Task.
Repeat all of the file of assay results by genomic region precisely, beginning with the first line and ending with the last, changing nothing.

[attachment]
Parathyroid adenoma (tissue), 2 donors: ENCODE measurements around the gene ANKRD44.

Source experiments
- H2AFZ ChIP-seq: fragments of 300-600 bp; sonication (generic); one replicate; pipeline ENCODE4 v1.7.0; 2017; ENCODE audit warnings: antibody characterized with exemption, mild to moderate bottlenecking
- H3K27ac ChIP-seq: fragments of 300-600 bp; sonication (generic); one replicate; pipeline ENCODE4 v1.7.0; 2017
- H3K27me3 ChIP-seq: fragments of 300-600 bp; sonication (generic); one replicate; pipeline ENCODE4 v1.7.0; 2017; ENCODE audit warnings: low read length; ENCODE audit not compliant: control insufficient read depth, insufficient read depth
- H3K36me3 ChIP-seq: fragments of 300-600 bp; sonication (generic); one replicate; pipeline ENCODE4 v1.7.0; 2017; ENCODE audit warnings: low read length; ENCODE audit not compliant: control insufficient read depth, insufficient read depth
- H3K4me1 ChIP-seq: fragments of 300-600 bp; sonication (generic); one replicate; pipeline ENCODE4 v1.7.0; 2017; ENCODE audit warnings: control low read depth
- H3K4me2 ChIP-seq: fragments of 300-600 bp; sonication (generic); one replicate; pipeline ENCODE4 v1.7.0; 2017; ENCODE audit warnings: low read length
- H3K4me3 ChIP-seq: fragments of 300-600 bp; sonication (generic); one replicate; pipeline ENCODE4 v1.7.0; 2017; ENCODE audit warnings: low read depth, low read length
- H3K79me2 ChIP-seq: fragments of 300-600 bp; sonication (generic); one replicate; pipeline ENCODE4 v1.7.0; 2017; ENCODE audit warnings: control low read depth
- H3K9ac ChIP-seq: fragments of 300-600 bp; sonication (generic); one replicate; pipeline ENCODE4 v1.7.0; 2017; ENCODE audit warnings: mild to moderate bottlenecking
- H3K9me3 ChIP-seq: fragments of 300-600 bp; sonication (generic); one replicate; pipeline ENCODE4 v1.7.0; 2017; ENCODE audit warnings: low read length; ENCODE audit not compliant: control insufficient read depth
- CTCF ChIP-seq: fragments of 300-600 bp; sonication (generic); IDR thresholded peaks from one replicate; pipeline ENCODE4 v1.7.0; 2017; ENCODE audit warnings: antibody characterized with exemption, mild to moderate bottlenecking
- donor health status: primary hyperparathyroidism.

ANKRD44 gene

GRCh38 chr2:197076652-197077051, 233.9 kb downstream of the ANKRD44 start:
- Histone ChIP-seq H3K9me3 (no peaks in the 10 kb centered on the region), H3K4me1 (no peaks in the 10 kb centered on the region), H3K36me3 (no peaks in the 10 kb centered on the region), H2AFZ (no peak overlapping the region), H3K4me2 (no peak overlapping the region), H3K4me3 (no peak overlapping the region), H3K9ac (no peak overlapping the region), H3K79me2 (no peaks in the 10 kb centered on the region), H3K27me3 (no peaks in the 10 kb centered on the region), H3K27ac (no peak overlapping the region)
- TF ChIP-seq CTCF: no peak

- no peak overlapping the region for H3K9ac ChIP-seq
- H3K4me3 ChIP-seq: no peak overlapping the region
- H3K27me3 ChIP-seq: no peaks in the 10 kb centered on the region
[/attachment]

Parathyroid adenoma (tissue), 2 donors: ENCODE measurements around the gene ANKRD44.

Source experiments
- H2AFZ ChIP-seq: fragments of 300-600 bp; sonication (generic); one replicate; pipeline ENCODE4 v1.7.0; 2017; ENCODE audit warnings: antibody characterized with exemption, mild to moderate bottlenecking
- H3K27ac ChIP-seq: fragments of 300-600 bp; sonication (generic); one replicate; pipeline ENCODE4 v1.7.0; 2017
- H3K27me3 ChIP-seq: fragments of 300-600 bp; sonication (generic); one replicate; pipeline ENCODE4 v1.7.0; 2017; ENCODE audit warnings: low read length; ENCODE audit not compliant: control insufficient read depth, insufficient read depth
- H3K36me3 ChIP-seq: fragments of 300-600 bp; sonication (generic); one replicate; pipeline ENCODE4 v1.7.0; 2017; ENCODE audit warnings: low read length; ENCODE audit not compliant: control insufficient read depth, insufficient read depth
- H3K4me1 ChIP-seq: fragments of 300-600 bp; sonication (generic); one replicate; pipeline ENCODE4 v1.7.0; 2017; ENCODE audit warnings: control low read depth
- H3K4me2 ChIP-seq: fragments of 300-600 bp; sonication (generic); one replicate; pipeline ENCODE4 v1.7.0; 2017; ENCODE audit warnings: low read length
- H3K4me3 ChIP-seq: fragments of 300-600 bp; sonication (generic); one replicate; pipeline ENCODE4 v1.7.0; 2017; ENCODE audit warnings: low read depth, low read length
- H3K79me2 ChIP-seq: fragments of 300-600 bp; sonication (generic); one replicate; pipeline ENCODE4 v1.7.0; 2017; ENCODE audit warnings: control low read depth
- H3K9ac ChIP-seq: fragments of 300-600 bp; sonication (generic); one replicate; pipeline ENCODE4 v1.7.0; 2017; ENCODE audit warnings: mild to moderate bottlenecking
- H3K9me3 ChIP-seq: fragments of 300-600 bp; sonication (generic); one replicate; pipeline ENCODE4 v1.7.0; 2017; ENCODE audit warnings: low read length; ENCODE audit not compliant: control insufficient read depth
- CTCF ChIP-seq: fragments of 300-600 bp; sonication (generic); IDR thresholded peaks from one replicate; pipeline ENCODE4 v1.7.0; 2017; ENCODE audit warnings: antibody characterized with exemption, mild to moderate bottlenecking
- donor health status: primary hyperparathyroidism.

ANKRD44 gene

GRCh38 chr2:197076652-197077051, 233.9 kb downstream of the ANKRD44 start:
- Histone ChIP-seq H3K9me3 (no peaks in the 10 kb centered on the region), H3K4me1 (no peaks in the 10 kb centered on the region), H3K36me3 (no peaks in the 10 kb centered on the region), H2AFZ (no peak overlapping the region), H3K4me2 (no peak overlapping the region), H3K4me3 (no peak overlapping the region), H3K9ac (no peak overlapping the region), H3K79me2 (no peaks in the 10 kb centered on the region), H3K27me3 (no peaks in the 10 kb centered on the region), H3K27ac (no peak overlapping the region)
- TF ChIP-seq CTCF: no peak

- no peak overlapping the region for H3K9ac ChIP-seq
- H3K4me3 ChIP-seq: no peak overlapping the region
- H3K27me3 ChIP-seq: no peaks in the 10 kb centered on the region